Race and Decay (VIII)

Over at Table of Malcontents, John Brownlee makes an excellent case for the obligatory inclusion of a Cthulhu rubber mask into the preparations for your next date. Thank goodness I have mine always with me, together with the authentic Cthulhu tentacle replica that I bought of the mad Arab…eh…I mean, my tentacle dealer earlier this year.


Bringing in Thomas Hobbes now, dragging him basically to the trough because I would like to move this discussion of Race and Decay on in a way that is reminiscent of productive work behavior, – so, dragging him, I find that not a little canonized quote helpful in my attempt to account for the political status of Lovecraft’s characters, if ex negativo –

THE final cause, end, or design of men (who naturally love liberty, and dominion over others) in the introduction of that restraint upon themselves, in which we see them live in Commonwealths, is the foresight of their own preservation, and of a more contented life thereby; that is to say, of getting themselves out from that miserable condition of war which is necessarily consequent, as hath been shown, to the natural passions of men when there is no visible power to keep them in awe, and tie them by fear of punishment to the performance of their covenants, and observation of those laws of nature set down in the fourteenth and fifteenth chapters (Leviathan, ch. 17).

Lovecraft’s characters cannot live in Commonwealths because they are in a perpetual state of war, and to Hobbes the term is especially charged and obstructed into the way of the common wealth. One of the laws of nature he mentions, see above, is laid out in chapter fourteen of the book, where he draws up the dichotomy of jus naturale and lex naturale,

natural right

THE right of nature, which writers commonly call jus naturale, is the liberty each man hath to use his own power as he will himself for the preservation of his own nature; that is to say, of his own life; and consequently, of doing anything which, in his own judgement and reason, he shall conceive to be the aptest means thereunto.


natural law

A law of nature, lex naturalis, is a precept, or general rule, found out by reason, by which a man is forbidden to do that which is destructive of his life, or taketh away the means of preserving the same, and to omit that by which he thinketh it may be best preserved.


It is, the argument goes, nature’s law that prescribes man the task of self-preservation and nature’s right that allows for his self-realization. Bringing the two together without any restraints equals chaos, a war of everyone’s interest against everyone’s interest – hence, Hobbes includes self-restraint to purposefully curb the extent of self-realization, and as long as all men go in accordance with self-restraint, war will be avoided. If some men, however, turn a forgetful eye to that obligation, bang!, war it is, in self-defense then. I’m not trying to paraphrase Hobbes’ commonwealth theory just for the exuberant heck of it – rather, I’m trying to find a slot to fit Lovecraft’s character inventory into.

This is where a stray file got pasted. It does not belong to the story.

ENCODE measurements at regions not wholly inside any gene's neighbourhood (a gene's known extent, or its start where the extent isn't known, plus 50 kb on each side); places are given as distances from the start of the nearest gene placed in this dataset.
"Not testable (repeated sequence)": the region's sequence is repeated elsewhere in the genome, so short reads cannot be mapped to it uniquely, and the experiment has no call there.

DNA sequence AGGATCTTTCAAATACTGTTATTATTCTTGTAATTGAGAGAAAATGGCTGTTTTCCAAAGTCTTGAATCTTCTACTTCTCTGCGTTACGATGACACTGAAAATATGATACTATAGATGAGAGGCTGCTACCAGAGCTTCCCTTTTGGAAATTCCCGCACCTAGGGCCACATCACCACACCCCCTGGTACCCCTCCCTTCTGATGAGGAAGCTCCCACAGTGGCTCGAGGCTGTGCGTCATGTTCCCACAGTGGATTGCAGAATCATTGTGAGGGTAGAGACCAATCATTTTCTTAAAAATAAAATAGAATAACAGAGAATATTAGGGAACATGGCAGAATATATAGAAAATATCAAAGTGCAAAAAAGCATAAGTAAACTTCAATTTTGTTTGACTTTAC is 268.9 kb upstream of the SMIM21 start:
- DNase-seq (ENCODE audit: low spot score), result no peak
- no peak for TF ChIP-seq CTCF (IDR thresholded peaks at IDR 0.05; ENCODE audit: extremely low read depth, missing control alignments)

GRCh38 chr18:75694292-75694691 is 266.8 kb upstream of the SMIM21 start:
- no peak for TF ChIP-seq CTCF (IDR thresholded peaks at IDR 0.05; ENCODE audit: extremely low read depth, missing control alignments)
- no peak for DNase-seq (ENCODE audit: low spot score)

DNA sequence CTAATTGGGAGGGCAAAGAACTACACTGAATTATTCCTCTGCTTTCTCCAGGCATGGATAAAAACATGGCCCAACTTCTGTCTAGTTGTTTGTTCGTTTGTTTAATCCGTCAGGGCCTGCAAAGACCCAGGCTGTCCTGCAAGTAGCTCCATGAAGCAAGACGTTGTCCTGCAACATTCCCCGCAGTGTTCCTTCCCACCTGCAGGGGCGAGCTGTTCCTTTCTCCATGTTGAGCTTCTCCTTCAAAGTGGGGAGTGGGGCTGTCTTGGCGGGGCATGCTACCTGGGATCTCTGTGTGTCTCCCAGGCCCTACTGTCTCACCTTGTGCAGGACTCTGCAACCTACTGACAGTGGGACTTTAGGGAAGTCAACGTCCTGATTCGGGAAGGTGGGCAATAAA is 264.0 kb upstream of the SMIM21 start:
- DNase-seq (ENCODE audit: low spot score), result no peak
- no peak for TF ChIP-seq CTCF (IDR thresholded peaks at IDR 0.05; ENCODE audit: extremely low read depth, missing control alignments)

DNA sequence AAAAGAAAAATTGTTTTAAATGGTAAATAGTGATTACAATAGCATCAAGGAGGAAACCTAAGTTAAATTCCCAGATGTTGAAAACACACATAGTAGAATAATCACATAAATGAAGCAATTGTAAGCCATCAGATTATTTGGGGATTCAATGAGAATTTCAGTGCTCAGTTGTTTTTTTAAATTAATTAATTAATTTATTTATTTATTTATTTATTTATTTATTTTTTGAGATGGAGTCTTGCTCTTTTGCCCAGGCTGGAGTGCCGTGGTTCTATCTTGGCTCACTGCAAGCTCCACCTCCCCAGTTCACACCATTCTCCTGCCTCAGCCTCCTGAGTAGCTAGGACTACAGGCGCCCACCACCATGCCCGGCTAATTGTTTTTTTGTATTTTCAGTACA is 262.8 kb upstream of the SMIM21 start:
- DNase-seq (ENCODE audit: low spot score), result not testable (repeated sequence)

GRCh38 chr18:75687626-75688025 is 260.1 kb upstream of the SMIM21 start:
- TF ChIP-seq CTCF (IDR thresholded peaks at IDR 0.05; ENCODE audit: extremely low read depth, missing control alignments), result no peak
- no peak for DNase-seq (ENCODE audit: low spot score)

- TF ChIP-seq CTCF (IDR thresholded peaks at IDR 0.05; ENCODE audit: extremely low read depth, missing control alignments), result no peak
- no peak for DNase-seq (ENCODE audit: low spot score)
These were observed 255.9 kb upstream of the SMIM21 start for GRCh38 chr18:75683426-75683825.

Thesis I: The Lemming

Lovecraft’s characters – and I include here narrators, protagonists, antagonists: the whole inventory of human/half-human/not so very human-signifiers, but, naturally not: the ethnical/alien other opposed to them in various constellations – do not subscribe to the lex naturalis. Self-preservation is simply not in them, neither on a purely individual, nor on a communal level (I still think of these lazy Dunwich bums going on strike while Yog-Sothoth is rampaging through their town).

Thesis II: The Intellectual Lemming

His characters also overwhelmingly refer their epistemologies to mainly two knowledge-generative sources, science and art. Both are effective in approaching the other, but only one – art – installs the possibility of actually merging with the other, and from the merger result: madness, freak anatomies, and bad skin. Richard Upton Pickman, protagonist-artist in two stories, namely Pickman’s Model and The Dream-Quest of Unknown Kadath, is a prime example here – in moving swiftly and with lust from painting ghouls to being with ghouls to being a ghoul, a movement baptized in the story as a sardonic evolution. I’ve doted on the Pickman figure and its implications for quite a while in the chapter of my dissertation work I’m just writing, and it’s growing ever more important to me, it seems. Oh yeah, don’t just paint decay – be decay! Go, Pickman, go!


1 Comment

  1. […] and narrators are anti-social in that they cannot participate in a state or any community, at all (Race and Decay VIII): they’re fighting on their own against a racially charged evil for which, they think, no […]

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